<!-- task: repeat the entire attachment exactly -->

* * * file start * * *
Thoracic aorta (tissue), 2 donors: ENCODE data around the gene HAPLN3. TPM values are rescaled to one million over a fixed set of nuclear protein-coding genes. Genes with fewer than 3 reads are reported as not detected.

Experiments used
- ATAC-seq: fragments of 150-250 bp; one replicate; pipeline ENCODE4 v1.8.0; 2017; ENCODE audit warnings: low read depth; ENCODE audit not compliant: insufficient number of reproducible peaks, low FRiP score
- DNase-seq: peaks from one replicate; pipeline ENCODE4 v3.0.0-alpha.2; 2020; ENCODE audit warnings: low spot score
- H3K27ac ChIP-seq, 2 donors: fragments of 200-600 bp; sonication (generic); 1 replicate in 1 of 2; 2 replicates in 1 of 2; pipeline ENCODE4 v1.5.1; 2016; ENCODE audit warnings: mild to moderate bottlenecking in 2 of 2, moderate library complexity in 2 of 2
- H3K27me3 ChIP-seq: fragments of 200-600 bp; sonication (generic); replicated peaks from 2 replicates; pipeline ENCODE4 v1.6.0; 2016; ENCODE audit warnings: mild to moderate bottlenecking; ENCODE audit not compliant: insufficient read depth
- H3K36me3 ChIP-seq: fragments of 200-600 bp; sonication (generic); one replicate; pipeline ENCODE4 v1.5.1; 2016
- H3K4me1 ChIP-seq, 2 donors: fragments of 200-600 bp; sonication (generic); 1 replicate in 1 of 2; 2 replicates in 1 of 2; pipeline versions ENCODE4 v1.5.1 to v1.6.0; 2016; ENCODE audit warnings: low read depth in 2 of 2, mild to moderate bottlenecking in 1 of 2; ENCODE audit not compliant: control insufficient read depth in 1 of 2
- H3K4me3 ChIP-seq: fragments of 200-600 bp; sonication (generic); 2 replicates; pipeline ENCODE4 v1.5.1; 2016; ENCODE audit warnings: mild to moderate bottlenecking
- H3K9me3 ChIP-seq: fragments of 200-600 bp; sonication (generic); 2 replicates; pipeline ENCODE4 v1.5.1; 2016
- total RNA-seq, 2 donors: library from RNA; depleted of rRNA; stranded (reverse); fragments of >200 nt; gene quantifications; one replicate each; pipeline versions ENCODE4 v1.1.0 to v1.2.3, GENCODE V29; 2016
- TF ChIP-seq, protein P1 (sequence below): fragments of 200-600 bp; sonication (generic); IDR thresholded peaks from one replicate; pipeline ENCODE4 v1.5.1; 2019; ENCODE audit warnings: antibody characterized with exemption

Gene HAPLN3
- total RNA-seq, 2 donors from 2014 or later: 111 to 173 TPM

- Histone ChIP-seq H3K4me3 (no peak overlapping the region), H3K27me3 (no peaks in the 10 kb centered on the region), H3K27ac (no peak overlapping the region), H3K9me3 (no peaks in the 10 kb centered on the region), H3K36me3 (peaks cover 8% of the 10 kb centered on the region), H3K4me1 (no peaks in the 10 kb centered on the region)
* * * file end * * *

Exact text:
Thoracic aorta (tissue), 2 donors: ENCODE data around the gene HAPLN3. TPM values are rescaled to one million over a fixed set of nuclear protein-coding genes. Genes with fewer than 3 reads are reported as not detected.

Experiments used
- ATAC-seq: fragments of 150-250 bp; one replicate; pipeline ENCODE4 v1.8.0; 2017; ENCODE audit warnings: low read depth; ENCODE audit not compliant: insufficient number of reproducible peaks, low FRiP score
- DNase-seq: peaks from one replicate; pipeline ENCODE4 v3.0.0-alpha.2; 2020; ENCODE audit warnings: low spot score
- H3K27ac ChIP-seq, 2 donors: fragments of 200-600 bp; sonication (generic); 1 replicate in 1 of 2; 2 replicates in 1 of 2; pipeline ENCODE4 v1.5.1; 2016; ENCODE audit warnings: mild to moderate bottlenecking in 2 of 2, moderate library complexity in 2 of 2
- H3K27me3 ChIP-seq: fragments of 200-600 bp; sonication (generic); replicated peaks from 2 replicates; pipeline ENCODE4 v1.6.0; 2016; ENCODE audit warnings: mild to moderate bottlenecking; ENCODE audit not compliant: insufficient read depth
- H3K36me3 ChIP-seq: fragments of 200-600 bp; sonication (generic); one replicate; pipeline ENCODE4 v1.5.1; 2016
- H3K4me1 ChIP-seq, 2 donors: fragments of 200-600 bp; sonication (generic); 1 replicate in 1 of 2; 2 replicates in 1 of 2; pipeline versions ENCODE4 v1.5.1 to v1.6.0; 2016; ENCODE audit warnings: low read depth in 2 of 2, mild to moderate bottlenecking in 1 of 2; ENCODE audit not compliant: control insufficient read depth in 1 of 2
- H3K4me3 ChIP-seq: fragments of 200-600 bp; sonication (generic); 2 replicates; pipeline ENCODE4 v1.5.1; 2016; ENCODE audit warnings: mild to moderate bottlenecking
- H3K9me3 ChIP-seq: fragments of 200-600 bp; sonication (generic); 2 replicates; pipeline ENCODE4 v1.5.1; 2016
- total RNA-seq, 2 donors: library from RNA; depleted of rRNA; stranded (reverse); fragments of >200 nt; gene quantifications; one replicate each; pipeline versions ENCODE4 v1.1.0 to v1.2.3, GENCODE V29; 2016
- TF ChIP-seq, protein P1 (sequence below): fragments of 200-600 bp; sonication (generic); IDR thresholded peaks from one replicate; pipeline ENCODE4 v1.5.1; 2019; ENCODE audit warnings: antibody characterized with exemption

Gene HAPLN3
- total RNA-seq, 2 donors from 2014 or later: 111 to 173 TPM

- Histone ChIP-seq H3K4me3 (no peak overlapping the region), H3K27me3 (no peaks in the 10 kb centered on the region), H3K27ac (no peak overlapping the region), H3K9me3 (no peaks in the 10 kb centered on the region), H3K36me3 (peaks cover 8% of the 10 kb centered on the region), H3K4me1 (no peaks in the 10 kb centered on the region)